Despite causing symptoms which may disruptive, AF is generally a benign condition. However, the main concern is the associated risk of stroke. This occurs when the irregular rhythm results in relative stagnation of blood flow in certain parts of the left atrium, causing clot to build up. If a small bit of clot dislodges, it can fly off into the brain. This is worrying and the potential risk of it occurring needs to be assessed. Where the risk of stroke is considered significant, anticoagulation should be considered. Aspirin is no longer considered effective to prevent the risk of stroke. Traditionally, warfarin has been used to “thin the blood”. It still has its place in modern practice (especially in patients with heart valve replacements). However, the fact that it requires regular monitoring with blood testing (INR checks) may prove inconvenient for the elderly who may be less mobile, or the younger patients who are working. Adequate control is affected by dietary fluctuations (especially green vegetables) and alcohol, and there may be significant interactions with other medication. As a result, for many patients, a class of drugs called NOACS (novel oral anticoagulants) are being used. Examples include: Edoxaban, Apixaban, Rivaroxaban and Dabigatran. They do not require blood tests to monitor effectiveness and have far less interactions with lifestyle and other medications.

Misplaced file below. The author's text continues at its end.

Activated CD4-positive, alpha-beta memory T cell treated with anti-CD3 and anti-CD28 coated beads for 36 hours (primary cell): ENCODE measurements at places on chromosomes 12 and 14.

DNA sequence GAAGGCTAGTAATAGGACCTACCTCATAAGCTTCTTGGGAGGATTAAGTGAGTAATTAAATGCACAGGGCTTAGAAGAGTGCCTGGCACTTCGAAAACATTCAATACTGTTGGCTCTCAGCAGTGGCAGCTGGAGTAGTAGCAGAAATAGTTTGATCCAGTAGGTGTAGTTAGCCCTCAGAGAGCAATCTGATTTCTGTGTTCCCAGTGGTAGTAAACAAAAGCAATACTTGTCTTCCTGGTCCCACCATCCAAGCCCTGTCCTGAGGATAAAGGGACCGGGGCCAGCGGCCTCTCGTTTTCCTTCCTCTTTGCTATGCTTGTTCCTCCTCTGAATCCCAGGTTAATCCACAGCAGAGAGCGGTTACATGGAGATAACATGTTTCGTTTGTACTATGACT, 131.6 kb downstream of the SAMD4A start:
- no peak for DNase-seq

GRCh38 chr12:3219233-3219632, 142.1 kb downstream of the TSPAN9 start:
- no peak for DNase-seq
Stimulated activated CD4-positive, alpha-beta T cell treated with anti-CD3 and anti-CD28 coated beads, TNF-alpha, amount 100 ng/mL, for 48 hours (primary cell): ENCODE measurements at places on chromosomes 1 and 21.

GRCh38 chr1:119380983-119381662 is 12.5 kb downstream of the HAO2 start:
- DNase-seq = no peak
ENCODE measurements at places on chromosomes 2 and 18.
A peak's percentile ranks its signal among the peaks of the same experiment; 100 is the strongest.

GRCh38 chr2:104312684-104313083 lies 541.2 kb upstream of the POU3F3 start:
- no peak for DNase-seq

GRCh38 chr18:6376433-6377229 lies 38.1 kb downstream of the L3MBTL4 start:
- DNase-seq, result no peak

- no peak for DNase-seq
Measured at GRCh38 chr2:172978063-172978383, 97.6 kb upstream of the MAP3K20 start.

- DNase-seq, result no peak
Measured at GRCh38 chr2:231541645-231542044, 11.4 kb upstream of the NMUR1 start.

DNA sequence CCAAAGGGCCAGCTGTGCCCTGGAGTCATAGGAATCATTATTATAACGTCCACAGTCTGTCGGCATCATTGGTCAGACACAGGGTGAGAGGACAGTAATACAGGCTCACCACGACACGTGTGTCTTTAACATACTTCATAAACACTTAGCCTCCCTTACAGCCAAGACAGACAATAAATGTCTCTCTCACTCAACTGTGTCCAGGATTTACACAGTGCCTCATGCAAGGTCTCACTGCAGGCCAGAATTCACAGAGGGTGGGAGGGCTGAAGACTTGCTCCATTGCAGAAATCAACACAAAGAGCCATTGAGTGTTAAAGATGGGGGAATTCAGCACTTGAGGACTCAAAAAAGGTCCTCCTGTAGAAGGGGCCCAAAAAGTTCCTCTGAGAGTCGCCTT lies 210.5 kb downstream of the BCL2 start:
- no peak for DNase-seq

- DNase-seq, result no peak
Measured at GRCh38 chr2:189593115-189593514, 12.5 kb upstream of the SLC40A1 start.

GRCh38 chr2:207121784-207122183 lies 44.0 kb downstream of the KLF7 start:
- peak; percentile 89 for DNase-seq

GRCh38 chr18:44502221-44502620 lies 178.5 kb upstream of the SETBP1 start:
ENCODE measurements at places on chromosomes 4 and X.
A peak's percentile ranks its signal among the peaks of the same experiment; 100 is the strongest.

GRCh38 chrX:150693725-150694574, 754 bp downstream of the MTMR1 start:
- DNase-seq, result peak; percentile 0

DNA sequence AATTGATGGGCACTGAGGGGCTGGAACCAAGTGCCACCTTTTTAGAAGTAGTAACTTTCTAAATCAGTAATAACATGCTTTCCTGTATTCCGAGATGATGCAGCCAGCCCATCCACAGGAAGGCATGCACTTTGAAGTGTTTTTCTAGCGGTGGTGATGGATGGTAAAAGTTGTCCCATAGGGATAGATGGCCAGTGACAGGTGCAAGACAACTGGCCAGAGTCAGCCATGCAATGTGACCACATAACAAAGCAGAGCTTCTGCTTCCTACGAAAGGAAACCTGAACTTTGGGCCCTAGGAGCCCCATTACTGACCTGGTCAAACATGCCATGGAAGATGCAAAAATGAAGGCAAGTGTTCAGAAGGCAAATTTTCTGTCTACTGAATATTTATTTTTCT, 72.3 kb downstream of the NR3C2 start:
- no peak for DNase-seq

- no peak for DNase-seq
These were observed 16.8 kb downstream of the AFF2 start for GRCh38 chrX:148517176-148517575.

The benefits and risks of anticoagulation always need to be considered. A scoring system called CHADS-VASC is used to identify who would benefit most from the NOACS. In short, increasing age, the presence of known heart disease such as heart failure or coronary artery disease, diabetes and hypertension are associated with the risk of stroke and most likely to benefit. The main risk is that of bleeding, which can be assessed by another scoring system called the HASBLED Score. These scoring systems will help decide who would benefit from the medication and whether they are safe. Over time however, in the elderly, eventually the risks of bleeding may exceed the benefits.